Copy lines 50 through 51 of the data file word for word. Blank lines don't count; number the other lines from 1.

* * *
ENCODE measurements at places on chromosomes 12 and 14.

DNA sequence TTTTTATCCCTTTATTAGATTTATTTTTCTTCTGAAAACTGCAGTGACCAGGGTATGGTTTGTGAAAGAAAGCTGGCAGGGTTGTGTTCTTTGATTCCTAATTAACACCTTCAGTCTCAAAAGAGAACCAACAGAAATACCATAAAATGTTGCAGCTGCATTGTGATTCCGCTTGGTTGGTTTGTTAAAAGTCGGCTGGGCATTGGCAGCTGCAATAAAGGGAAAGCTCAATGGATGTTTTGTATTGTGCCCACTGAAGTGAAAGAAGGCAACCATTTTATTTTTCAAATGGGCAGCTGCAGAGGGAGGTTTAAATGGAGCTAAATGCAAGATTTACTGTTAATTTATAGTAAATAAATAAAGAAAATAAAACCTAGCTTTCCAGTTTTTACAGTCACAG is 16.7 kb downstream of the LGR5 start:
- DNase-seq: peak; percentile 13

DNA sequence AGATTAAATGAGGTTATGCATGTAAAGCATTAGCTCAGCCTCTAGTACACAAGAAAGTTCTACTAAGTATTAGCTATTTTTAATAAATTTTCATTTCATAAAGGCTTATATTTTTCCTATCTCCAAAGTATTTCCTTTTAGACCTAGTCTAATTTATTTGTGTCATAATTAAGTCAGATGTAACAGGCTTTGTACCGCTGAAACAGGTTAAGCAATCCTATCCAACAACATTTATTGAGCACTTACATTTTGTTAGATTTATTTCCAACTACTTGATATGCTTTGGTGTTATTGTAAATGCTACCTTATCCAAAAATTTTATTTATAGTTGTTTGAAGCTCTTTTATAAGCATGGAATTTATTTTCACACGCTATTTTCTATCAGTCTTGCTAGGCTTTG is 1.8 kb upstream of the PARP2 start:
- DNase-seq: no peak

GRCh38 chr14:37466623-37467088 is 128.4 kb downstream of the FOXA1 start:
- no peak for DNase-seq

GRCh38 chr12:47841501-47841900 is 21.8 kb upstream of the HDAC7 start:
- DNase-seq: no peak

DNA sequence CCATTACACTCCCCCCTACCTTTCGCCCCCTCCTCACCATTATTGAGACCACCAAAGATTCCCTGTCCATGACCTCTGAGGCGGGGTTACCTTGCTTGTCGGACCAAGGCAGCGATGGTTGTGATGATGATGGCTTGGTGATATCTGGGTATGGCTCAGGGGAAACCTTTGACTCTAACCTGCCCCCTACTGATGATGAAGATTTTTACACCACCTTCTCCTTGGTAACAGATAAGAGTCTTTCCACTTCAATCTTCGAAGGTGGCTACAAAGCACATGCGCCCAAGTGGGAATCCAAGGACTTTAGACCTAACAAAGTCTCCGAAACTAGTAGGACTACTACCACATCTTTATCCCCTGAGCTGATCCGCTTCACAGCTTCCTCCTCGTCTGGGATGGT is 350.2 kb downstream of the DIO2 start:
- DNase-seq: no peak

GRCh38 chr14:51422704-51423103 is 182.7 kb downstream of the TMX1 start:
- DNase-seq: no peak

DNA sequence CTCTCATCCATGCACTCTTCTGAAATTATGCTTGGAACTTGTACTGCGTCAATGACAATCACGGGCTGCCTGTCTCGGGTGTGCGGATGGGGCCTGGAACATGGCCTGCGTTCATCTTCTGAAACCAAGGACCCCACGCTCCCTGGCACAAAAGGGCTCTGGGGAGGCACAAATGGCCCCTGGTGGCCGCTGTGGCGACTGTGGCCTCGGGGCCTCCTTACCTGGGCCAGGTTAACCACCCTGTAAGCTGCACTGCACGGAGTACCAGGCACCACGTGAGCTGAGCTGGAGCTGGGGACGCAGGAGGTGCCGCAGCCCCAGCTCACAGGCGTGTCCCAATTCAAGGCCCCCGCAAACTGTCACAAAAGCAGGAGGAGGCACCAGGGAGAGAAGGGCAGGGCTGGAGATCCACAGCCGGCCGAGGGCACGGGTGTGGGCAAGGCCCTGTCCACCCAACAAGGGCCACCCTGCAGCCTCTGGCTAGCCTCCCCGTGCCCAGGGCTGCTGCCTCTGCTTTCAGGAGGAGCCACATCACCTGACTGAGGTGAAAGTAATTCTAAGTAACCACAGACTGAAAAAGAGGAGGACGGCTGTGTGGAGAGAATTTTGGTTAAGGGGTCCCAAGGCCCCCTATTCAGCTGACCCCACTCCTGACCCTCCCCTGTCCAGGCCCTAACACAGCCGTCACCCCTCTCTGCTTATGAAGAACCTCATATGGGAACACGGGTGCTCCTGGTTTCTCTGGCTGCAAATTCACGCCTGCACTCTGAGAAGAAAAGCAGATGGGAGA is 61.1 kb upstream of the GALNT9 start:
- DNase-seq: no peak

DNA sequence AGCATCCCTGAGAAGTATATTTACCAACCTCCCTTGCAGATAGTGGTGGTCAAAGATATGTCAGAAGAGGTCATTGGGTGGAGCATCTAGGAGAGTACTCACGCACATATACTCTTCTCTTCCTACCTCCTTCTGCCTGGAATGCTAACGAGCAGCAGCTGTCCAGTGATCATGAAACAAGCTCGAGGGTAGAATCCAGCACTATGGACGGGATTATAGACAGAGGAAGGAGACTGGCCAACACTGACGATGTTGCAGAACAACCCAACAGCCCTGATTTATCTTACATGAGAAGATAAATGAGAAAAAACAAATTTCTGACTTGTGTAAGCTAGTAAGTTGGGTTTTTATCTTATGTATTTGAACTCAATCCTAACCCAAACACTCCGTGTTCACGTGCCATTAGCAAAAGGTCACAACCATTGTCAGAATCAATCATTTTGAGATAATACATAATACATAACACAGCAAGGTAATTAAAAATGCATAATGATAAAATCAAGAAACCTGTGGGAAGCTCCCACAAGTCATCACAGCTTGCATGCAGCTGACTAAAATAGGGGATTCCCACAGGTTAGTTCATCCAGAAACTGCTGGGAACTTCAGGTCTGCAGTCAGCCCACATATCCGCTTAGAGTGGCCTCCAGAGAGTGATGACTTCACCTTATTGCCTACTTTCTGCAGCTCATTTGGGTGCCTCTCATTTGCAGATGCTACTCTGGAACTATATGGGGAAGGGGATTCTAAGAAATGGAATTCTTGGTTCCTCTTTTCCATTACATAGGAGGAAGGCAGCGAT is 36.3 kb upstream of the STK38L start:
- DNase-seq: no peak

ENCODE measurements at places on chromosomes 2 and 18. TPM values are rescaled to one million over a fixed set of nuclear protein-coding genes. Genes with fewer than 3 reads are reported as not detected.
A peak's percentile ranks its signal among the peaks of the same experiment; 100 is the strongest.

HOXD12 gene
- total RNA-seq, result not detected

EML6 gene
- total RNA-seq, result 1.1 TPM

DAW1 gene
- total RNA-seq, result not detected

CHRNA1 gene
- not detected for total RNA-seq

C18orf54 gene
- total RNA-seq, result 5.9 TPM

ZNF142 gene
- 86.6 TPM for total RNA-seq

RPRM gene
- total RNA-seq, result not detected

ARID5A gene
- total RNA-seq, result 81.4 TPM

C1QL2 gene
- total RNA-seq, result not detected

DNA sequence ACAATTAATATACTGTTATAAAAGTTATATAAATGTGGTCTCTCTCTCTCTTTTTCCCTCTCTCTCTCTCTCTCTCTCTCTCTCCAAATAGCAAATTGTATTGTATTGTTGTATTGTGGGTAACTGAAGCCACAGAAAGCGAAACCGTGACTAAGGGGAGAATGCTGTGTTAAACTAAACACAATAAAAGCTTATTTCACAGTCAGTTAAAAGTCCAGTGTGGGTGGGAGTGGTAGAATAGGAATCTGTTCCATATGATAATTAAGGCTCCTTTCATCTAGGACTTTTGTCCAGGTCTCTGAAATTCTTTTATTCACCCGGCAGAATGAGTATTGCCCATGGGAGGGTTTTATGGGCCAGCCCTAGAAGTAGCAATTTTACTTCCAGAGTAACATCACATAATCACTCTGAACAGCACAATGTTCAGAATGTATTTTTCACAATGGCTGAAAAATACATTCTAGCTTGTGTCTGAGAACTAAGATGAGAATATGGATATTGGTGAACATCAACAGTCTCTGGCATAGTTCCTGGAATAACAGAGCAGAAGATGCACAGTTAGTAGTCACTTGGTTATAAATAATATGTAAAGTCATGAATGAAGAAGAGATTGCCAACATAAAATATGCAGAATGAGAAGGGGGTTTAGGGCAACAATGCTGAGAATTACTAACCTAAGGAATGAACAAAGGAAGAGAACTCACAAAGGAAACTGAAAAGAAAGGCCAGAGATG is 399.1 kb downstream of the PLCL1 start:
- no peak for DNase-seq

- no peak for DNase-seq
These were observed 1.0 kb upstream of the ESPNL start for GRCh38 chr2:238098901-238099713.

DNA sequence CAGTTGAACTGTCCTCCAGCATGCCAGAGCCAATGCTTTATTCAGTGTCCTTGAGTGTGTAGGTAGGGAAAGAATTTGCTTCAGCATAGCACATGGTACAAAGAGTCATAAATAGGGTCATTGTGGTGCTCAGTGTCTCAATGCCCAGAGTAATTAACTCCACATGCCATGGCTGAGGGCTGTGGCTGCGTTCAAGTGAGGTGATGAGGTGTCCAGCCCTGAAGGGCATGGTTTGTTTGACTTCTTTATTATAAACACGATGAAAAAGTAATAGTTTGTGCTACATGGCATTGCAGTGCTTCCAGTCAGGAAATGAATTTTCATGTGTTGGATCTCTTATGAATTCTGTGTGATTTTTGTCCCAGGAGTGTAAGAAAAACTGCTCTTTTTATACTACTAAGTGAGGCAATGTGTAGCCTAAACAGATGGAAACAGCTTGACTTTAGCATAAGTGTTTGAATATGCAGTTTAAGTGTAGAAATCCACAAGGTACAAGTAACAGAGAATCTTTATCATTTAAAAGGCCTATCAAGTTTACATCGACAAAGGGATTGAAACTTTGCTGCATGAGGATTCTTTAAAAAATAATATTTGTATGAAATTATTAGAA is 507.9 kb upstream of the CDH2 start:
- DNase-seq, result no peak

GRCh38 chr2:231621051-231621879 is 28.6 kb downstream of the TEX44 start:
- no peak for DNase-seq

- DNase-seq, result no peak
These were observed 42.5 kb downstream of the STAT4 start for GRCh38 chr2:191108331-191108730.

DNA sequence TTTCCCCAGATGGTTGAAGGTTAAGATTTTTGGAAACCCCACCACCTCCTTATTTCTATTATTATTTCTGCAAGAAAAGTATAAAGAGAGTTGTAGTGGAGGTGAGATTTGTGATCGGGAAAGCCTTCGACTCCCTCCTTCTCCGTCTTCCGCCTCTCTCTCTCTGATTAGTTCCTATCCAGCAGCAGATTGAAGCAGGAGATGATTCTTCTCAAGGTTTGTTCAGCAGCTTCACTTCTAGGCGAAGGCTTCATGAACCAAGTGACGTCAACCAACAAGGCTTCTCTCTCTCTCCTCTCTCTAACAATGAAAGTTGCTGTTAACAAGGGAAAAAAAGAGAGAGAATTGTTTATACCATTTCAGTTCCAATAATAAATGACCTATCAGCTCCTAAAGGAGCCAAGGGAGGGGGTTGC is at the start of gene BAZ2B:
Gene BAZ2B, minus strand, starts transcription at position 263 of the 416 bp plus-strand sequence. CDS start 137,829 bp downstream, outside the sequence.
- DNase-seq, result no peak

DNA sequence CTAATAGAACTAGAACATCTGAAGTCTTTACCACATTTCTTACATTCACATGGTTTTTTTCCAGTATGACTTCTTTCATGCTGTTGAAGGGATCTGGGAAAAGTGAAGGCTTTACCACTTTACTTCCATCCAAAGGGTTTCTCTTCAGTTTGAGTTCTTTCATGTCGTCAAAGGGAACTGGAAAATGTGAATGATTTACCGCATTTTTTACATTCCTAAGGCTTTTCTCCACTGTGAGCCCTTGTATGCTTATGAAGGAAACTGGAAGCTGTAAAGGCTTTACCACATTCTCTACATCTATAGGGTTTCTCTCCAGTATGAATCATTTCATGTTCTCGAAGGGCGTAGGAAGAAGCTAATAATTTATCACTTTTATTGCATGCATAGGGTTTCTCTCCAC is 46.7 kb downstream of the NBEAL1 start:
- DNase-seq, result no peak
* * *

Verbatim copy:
- DNase-seq, result no peak

DNA sequence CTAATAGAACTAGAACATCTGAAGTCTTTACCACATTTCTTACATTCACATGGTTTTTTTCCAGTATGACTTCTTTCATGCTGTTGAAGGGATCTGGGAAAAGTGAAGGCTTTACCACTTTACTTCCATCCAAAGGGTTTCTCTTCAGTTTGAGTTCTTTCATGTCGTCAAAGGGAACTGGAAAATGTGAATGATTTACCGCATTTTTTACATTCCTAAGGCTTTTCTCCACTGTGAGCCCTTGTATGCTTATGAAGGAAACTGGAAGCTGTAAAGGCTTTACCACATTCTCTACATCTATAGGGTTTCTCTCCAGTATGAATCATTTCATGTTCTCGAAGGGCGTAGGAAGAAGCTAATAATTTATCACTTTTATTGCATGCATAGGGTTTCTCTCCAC is 46.7 kb downstream of the NBEAL1 start: